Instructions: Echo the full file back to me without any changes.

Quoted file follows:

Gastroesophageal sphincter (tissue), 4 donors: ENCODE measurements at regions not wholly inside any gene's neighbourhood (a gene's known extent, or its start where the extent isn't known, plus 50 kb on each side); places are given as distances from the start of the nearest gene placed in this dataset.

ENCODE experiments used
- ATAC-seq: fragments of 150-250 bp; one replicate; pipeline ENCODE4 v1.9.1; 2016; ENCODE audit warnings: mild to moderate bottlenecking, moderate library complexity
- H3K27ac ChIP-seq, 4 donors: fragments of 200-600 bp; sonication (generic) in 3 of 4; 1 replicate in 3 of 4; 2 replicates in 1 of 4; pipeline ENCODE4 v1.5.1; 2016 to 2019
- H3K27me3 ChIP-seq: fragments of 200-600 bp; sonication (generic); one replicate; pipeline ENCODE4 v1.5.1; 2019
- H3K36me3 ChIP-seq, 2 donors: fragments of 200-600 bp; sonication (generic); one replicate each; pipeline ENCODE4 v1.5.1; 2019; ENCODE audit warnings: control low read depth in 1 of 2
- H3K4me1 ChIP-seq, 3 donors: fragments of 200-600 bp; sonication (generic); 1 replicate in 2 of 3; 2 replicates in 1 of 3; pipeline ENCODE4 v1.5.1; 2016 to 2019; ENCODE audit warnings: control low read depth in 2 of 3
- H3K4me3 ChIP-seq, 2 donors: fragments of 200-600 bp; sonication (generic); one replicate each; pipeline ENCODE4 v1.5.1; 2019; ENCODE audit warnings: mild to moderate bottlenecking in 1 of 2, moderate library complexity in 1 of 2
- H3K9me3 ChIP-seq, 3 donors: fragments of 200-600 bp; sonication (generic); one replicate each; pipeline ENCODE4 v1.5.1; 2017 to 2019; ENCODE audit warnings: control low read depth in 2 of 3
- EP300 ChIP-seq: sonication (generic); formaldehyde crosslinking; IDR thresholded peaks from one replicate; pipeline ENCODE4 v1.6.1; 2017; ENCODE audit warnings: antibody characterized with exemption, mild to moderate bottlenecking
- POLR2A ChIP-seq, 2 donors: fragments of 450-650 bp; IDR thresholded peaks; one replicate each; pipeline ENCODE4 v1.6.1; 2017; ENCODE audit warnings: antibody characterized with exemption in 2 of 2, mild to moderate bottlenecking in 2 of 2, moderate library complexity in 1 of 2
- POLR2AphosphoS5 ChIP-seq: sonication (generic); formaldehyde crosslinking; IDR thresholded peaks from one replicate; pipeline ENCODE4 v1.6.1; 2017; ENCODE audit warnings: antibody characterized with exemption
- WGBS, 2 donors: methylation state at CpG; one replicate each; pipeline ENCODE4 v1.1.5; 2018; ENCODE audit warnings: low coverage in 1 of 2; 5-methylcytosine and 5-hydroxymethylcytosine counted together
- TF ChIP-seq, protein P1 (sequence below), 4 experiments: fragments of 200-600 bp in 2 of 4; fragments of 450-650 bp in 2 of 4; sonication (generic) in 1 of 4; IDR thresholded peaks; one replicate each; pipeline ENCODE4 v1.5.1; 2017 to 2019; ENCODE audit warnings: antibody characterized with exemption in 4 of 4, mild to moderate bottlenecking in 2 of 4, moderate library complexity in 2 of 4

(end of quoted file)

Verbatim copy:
Gastroesophageal sphincter (tissue), 4 donors: ENCODE measurements at regions not wholly inside any gene's neighbourhood (a gene's known extent, or its start where the extent isn't known, plus 50 kb on each side); places are given as distances from the start of the nearest gene placed in this dataset.

ENCODE experiments used
- ATAC-seq: fragments of 150-250 bp; one replicate; pipeline ENCODE4 v1.9.1; 2016; ENCODE audit warnings: mild to moderate bottlenecking, moderate library complexity
- H3K27ac ChIP-seq, 4 donors: fragments of 200-600 bp; sonication (generic) in 3 of 4; 1 replicate in 3 of 4; 2 replicates in 1 of 4; pipeline ENCODE4 v1.5.1; 2016 to 2019
- H3K27me3 ChIP-seq: fragments of 200-600 bp; sonication (generic); one replicate; pipeline ENCODE4 v1.5.1; 2019
- H3K36me3 ChIP-seq, 2 donors: fragments of 200-600 bp; sonication (generic); one replicate each; pipeline ENCODE4 v1.5.1; 2019; ENCODE audit warnings: control low read depth in 1 of 2
- H3K4me1 ChIP-seq, 3 donors: fragments of 200-600 bp; sonication (generic); 1 replicate in 2 of 3; 2 replicates in 1 of 3; pipeline ENCODE4 v1.5.1; 2016 to 2019; ENCODE audit warnings: control low read depth in 2 of 3
- H3K4me3 ChIP-seq, 2 donors: fragments of 200-600 bp; sonication (generic); one replicate each; pipeline ENCODE4 v1.5.1; 2019; ENCODE audit warnings: mild to moderate bottlenecking in 1 of 2, moderate library complexity in 1 of 2
- H3K9me3 ChIP-seq, 3 donors: fragments of 200-600 bp; sonication (generic); one replicate each; pipeline ENCODE4 v1.5.1; 2017 to 2019; ENCODE audit warnings: control low read depth in 2 of 3
- EP300 ChIP-seq: sonication (generic); formaldehyde crosslinking; IDR thresholded peaks from one replicate; pipeline ENCODE4 v1.6.1; 2017; ENCODE audit warnings: antibody characterized with exemption, mild to moderate bottlenecking
- POLR2A ChIP-seq, 2 donors: fragments of 450-650 bp; IDR thresholded peaks; one replicate each; pipeline ENCODE4 v1.6.1; 2017; ENCODE audit warnings: antibody characterized with exemption in 2 of 2, mild to moderate bottlenecking in 2 of 2, moderate library complexity in 1 of 2
- POLR2AphosphoS5 ChIP-seq: sonication (generic); formaldehyde crosslinking; IDR thresholded peaks from one replicate; pipeline ENCODE4 v1.6.1; 2017; ENCODE audit warnings: antibody characterized with exemption
- WGBS, 2 donors: methylation state at CpG; one replicate each; pipeline ENCODE4 v1.1.5; 2018; ENCODE audit warnings: low coverage in 1 of 2; 5-methylcytosine and 5-hydroxymethylcytosine counted together
- TF ChIP-seq, protein P1 (sequence below), 4 experiments: fragments of 200-600 bp in 2 of 4; fragments of 450-650 bp in 2 of 4; sonication (generic) in 1 of 4; IDR thresholded peaks; one replicate each; pipeline ENCODE4 v1.5.1; 2017 to 2019; ENCODE audit warnings: antibody characterized with exemption in 4 of 4, mild to moderate bottlenecking in 2 of 4, moderate library complexity in 2 of 4